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When I first saw people tweeting about it a few weeks ago I thought, “that sounds like a good idea.”
Folks who stay at Hilton Hotels and are members of the company’s HHonors program were being encouraged to update their PIN or password to a more secure password, in exchange for 1000 Hilton HHonors points.
HHonors Security Alert: Update your password now and earn 1,000 HHonors Bonus Points.
As of April 1, 2015, all members will be required to update their PIN, or current password, to a new and secure password. Update your password now by visiting the Personal Information section of your account profile.
Encouraging members (some of whom were using vulnerable four digit PIN codes) to change their login credentials to a more secure version sounds like a good idea – as we all know, human nature means that such a mundane task can be easily put off with a shrug of “I’ll do that tomorrow.”
I must admit though that the wording used by Hilton made me raise a querulous eyebrow. “Security alert?”
Sure, they were announcing that security would be tightening on April 1st 2015 and that four digit PINs would no longer be allowed, but if it was really an *alert* wouldn’t they enforce a password change immediately?
For a moment I wondered if the Hilton HHonors site might have suffered a compromise that had instigated this change… but then forgot about it, and went about my day.
It turns out, however, that I might not have been the only one intrigued by the message on the Hilton HHonors site.
As security blogger Brian Krebs reports, vulnerability researchers Brandon Potter and JB Snyder discovered a vulnerability on the website which made it relatively straightforward to hijack any other user’s account:
The two found that once they’d logged into a Hilton Honors account, they could hijack any other account just by knowing its account number. All it took was a small amount of changing the site’s HTML content and then reloading the page.
After that, they could see and do everything available to the legitimate holder of that account, such as changing the account password; viewing past and upcoming travel; redeeming Hilton Honors points for travel or hotel reservations worldwide; or having the points sent as cash to prepaid credit cards or transferred to other Hilton Honors accounts. The vulnerability also exposed the customer’s email address, physical address and the last four digits of any credit card on file.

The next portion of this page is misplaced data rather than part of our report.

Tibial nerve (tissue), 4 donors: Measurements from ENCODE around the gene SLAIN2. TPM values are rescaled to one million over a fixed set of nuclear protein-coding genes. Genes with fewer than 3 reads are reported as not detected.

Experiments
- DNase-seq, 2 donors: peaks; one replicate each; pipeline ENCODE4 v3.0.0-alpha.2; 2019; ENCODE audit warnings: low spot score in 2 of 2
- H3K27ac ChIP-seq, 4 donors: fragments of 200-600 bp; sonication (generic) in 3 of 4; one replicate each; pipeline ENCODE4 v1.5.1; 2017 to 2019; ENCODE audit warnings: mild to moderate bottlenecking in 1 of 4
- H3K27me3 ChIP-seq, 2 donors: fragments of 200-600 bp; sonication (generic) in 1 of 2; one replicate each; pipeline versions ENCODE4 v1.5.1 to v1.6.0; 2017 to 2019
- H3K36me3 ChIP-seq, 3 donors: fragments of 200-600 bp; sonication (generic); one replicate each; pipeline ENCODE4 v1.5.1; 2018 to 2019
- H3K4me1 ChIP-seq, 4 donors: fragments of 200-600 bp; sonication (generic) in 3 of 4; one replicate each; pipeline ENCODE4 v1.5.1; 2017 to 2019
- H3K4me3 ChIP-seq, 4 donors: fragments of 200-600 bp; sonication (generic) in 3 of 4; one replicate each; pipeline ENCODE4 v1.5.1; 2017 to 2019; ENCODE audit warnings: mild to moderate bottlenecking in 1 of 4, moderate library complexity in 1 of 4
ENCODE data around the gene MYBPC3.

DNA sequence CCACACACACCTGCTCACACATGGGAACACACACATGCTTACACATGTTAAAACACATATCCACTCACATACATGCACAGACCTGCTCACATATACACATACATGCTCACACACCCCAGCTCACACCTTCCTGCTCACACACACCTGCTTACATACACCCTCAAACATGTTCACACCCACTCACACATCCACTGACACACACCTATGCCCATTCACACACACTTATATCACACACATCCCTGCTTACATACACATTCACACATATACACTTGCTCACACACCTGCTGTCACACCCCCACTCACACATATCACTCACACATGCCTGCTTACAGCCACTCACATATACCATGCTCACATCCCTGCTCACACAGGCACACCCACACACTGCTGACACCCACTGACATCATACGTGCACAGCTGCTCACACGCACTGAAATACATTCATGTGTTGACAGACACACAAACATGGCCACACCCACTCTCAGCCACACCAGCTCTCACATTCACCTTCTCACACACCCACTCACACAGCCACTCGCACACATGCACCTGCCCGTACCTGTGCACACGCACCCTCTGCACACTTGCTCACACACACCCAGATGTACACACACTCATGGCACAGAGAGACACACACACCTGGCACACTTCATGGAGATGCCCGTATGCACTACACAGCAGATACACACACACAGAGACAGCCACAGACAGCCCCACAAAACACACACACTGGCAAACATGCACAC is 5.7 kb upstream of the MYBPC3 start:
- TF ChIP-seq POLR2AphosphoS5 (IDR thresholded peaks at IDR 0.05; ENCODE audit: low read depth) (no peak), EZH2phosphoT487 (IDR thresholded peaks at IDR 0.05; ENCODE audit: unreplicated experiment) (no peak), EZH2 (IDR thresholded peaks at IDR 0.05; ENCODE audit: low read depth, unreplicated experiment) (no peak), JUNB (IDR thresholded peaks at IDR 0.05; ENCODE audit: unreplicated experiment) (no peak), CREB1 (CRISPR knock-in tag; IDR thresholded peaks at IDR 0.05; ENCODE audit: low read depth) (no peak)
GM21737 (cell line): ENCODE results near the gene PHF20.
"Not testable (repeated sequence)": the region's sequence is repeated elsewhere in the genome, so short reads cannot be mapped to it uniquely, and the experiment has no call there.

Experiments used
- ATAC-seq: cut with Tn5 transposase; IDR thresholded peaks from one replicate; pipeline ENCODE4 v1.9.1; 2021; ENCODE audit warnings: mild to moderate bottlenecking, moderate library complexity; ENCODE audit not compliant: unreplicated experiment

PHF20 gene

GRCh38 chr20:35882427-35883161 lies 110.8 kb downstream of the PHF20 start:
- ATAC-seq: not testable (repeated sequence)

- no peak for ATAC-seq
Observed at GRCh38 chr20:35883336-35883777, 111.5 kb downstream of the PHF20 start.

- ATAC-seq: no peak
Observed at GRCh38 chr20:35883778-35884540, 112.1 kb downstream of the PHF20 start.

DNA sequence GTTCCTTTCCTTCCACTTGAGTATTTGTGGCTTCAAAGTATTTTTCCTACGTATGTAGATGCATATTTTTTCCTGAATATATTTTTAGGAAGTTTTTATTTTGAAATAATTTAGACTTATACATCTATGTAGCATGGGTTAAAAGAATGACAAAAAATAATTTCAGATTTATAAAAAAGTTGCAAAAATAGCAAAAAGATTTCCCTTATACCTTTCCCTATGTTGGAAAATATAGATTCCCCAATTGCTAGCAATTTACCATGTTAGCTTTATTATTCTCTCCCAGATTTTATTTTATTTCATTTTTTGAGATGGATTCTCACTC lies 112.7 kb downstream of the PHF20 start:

The vulnerability appears to have been an Insecure Direct Object Reference flaw, through which attackers could bypass authorisation and access database records directly.
Such vulnerabilities, unfortunately, are worryingly common in web applications and the threats typically come from an authorised user of a system altering a parameter value to access records that they shouldn’t be allowed to access.
Krebs informed Hilton of the flaw, which says it has now fixed the vulnerability:
“Hilton Worldwide recently confirmed a vulnerability on a section of our Hilton HHonors website, and we took immediate action to remediate the vulnerability. As always, we encourage Hilton HHonors members to review their accounts and update their online passwords regularly as a precaution. Hilton Worldwide takes information security very seriously and we are committed to safeguarding our guests’ personal information.”
Unfortunately, the site still reportedly fails to ask members to re-enter their existing password before setting a new one. That would be a simple step which would reduce the chances of account hijacking in future.
Of course, this isn’t the first time that a hotel rewards scheme has found to have an alarming security hole. Earlier this year, Marriott International was forced to fix a vulnerability in its Android app that had left customers’ personal details exposed.
If you run an organisation which collects users’ information, make sure you tightly control access to the sensitive data and build you website and applications with security in mind. After all, you don’t want to be the next red-faced company having to admit that you had needlessly put your customers at risk.
Author Graham Cluley, We Live Security